With the 2018 Primrose International Viola Competition currently underway at the Colburn School in Los Angeles, VC recently caught up with Eastman School of Music Viola Professor, Masumi Per Rostad.
In a VC-exclusive guest blog, Masumi takes us inside the viola’s cornerstone solo repertoire.
“Primrose asked the ailing Bartok to write a viola concerto in 1944.
Bartok started writing the concerto, made some initial drafts, and then succumbed to the leukemia he had been battling for some time already.
Unfortunately, he didn’t have a chance to finish the work and the first few decades of performances required the help of his student, Tibor Serly, for a completed score.
Now that the copyright rules have loosened, we have new editions by Paul Neubauer, Csaba Erdelyi, and Atar Arad, among others.
I love that Primrose made a special request that Bartok not dumb down the technical writing for viola – this is a difficult piece to play!
Here is a wonderful recording by Yehudi Menuhin. Yes, the violinist, Yehudi Menuhin!
Bartok: Violin Concertos, Viola Concerto, 6 Duo for 2 Violins, Violin Rhapsodies |CD|
Yehudi Menuhin, Violin
Pierre Boulez/Antal Dorati, Conductor
New Philharmonia Orchestra, BBC Symphony Orchestra
Release Date: October 6, 2003
Before Primrose, there was Lionel Tertis, the great English virtuoso champion of the viola.
William Walton wrote this viola concerto for him in 1929 but Tertis actually rejected our now dearly treasured viola concerto!
Thankfully, Hindemith stepped in to perform the premiere and it was a tremendous success.
Tertis then ‘changed his mind’ about the piece…!
Walton greatly admired Prokofiev’s music and modeled this work after his First Violin Concerto.
It is a fascinating study to compare and contrast the two pieces that are so similar and yet so different!
This is a beautiful recording of the Walton Concerto by my teacher, Karen Dreyfus
Mozart/Walton : From Bow to String |CD|
Karen Dreyfus, Viola
Jerzy Swoboda, Conductor
Warsaw National Philharmonic, Silesian Philharmonic Orchestra
Release Date: November 17, 2009
In 1890 Brahms vowed to quit composing.
Then, he heard Richard Muhlfeld play his clarinet and Brahms changed his mind!
As a result, we have the Clarinet Sonatas, Clarinet Quintet, and the Trio for Clarinet, Cello, and Piano. We’re so lucky to have this amazing and beautiful music.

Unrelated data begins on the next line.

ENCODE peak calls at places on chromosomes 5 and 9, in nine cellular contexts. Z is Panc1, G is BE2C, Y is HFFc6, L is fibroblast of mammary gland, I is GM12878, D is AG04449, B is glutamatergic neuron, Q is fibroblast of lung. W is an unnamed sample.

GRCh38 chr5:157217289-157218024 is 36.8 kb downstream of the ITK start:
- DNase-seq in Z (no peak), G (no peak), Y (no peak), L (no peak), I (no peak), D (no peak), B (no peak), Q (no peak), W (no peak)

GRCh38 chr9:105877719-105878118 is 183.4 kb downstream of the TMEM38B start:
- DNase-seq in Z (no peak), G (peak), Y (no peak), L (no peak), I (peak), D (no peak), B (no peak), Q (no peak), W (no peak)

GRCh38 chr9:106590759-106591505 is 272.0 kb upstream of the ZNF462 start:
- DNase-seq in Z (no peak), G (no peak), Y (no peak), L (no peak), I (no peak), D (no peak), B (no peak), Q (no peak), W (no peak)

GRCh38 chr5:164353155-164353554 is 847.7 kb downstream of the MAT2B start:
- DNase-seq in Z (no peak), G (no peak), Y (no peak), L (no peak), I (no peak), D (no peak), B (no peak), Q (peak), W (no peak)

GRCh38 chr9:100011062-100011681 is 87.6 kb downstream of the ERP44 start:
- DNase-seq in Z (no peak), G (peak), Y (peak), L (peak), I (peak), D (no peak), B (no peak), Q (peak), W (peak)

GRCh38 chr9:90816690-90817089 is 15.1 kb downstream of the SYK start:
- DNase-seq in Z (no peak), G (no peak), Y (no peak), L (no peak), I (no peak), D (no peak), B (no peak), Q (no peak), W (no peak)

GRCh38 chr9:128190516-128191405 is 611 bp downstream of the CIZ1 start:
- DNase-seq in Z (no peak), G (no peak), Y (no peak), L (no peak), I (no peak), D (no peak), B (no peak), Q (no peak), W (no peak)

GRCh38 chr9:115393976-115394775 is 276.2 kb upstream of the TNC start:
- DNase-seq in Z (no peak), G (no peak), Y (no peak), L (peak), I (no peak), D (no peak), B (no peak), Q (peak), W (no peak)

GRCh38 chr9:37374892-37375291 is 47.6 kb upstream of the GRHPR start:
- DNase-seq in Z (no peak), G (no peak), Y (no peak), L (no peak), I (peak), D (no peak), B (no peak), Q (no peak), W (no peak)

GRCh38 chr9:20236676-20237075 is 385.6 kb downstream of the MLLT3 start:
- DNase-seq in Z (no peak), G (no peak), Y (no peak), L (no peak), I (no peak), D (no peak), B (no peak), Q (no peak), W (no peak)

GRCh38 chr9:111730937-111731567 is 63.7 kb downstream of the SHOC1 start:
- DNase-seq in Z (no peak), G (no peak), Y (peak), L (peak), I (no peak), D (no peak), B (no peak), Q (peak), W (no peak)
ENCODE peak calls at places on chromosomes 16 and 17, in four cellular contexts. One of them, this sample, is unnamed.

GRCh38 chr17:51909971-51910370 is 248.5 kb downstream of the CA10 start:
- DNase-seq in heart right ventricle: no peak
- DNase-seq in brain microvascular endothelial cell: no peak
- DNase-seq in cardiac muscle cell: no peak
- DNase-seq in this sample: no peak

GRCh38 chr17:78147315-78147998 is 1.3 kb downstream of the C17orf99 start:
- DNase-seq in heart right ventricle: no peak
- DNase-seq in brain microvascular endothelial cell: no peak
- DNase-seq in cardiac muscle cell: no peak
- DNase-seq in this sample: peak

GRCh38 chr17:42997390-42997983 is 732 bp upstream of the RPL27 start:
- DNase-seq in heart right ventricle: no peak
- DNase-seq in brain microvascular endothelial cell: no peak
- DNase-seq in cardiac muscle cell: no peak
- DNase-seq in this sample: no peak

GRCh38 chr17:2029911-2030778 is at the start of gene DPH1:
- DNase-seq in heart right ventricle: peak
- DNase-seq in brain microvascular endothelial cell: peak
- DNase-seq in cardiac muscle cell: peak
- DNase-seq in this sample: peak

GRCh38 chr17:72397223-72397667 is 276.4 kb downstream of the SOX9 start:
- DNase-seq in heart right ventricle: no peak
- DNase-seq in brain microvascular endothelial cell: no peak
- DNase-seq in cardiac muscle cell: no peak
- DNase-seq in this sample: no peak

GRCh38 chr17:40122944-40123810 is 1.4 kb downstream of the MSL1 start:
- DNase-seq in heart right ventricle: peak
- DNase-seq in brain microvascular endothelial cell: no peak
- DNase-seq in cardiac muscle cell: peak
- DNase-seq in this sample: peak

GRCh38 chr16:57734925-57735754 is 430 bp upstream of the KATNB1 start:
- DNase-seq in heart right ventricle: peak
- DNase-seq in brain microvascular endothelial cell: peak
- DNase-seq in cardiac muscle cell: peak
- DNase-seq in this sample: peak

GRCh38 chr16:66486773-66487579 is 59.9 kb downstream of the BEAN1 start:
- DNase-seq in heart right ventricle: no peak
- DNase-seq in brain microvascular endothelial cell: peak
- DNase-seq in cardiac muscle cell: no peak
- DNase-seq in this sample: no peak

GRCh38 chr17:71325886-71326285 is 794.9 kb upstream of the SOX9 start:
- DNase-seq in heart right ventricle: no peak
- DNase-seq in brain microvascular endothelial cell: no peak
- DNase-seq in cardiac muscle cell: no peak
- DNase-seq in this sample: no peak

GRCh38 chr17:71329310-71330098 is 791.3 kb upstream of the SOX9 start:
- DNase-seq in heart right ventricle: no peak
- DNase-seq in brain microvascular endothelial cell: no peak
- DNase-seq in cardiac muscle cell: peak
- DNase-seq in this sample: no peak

Just imagine, it is as if Mozart or Schubert had lived longer and written more music!
Brahms transcribed his Sonatas for viola at the request of his publisher with this idea that they could sell more copies.
Brahms took many passages down the octave and it has become a debate over how to handle his choices with many violists opting to play in the original register now.
Brahms: Works for Viola & Solo Contralto |CD|
William Primrose, Viola
William Kapell, Piano
Release Date: October 14, 1997
Written in 1975, the Shostakovich Viola Sonata is a powerful and profoundly beautiful work.
Composed at the end of an incredibly difficult life dealing with Soviet oppression and devastation, it is his final work.
Filled with many quotes of his own music as well as others (most significantly Beethoven’s Moonlight Sonata in the 3rd movement,) it has a mysterious and enigmatic quality that can evolve endlessly as you delve further into his output and life’s story.
Hindemith & Shostakovich: Viola Sonatas
Yuri Bashmet, Viola
Sviatoslav Richter, Piano
Release Date: January 1, 1985
1919 was a hugely important year for viola repertoire! From 1919, we have the Clarke Sonata, Hindemith Opus 11 no. 4, and Bloch Suite.
It is particularly fascinating to consider how each of these incredibly different works were affected by WW I which only ended a few short years before.
Rebecca Clarke wasn’t a prolific composer but her sonata is a jewel we are lucky to have.
Critics thought it wasn’t possible that a woman could compose so well and there was conjecture that Rebecca Clarke was actually the pen name of a man! A frustratingly absurd notion!
Sonatas for Viola & Piano Vol. 1 |CD|
Tabea Zimmermann, Viola
Kirill Gerstein, Piano
Release Date: December 18, 2015
This is from a performance of the Clarke Sonata I gave with Alan Chow in 2017 at the Eastman School of Music – where we are both on the faculty.
Hope you enjoy this year’s Primrose Competition coverage and the best of luck to all the competitors.